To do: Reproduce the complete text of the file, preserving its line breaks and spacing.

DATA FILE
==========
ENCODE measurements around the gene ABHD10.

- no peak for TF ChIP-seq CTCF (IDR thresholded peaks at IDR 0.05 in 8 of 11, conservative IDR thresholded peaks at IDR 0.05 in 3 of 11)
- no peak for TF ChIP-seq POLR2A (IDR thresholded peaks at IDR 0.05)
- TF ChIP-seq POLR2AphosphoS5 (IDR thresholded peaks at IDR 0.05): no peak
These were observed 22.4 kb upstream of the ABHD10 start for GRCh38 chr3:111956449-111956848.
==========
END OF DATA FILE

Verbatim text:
ENCODE measurements around the gene ABHD10.

- no peak for TF ChIP-seq CTCF (IDR thresholded peaks at IDR 0.05 in 8 of 11, conservative IDR thresholded peaks at IDR 0.05 in 3 of 11)
- no peak for TF ChIP-seq POLR2A (IDR thresholded peaks at IDR 0.05)
- TF ChIP-seq POLR2AphosphoS5 (IDR thresholded peaks at IDR 0.05): no peak
These were observed 22.4 kb upstream of the ABHD10 start for GRCh38 chr3:111956449-111956848.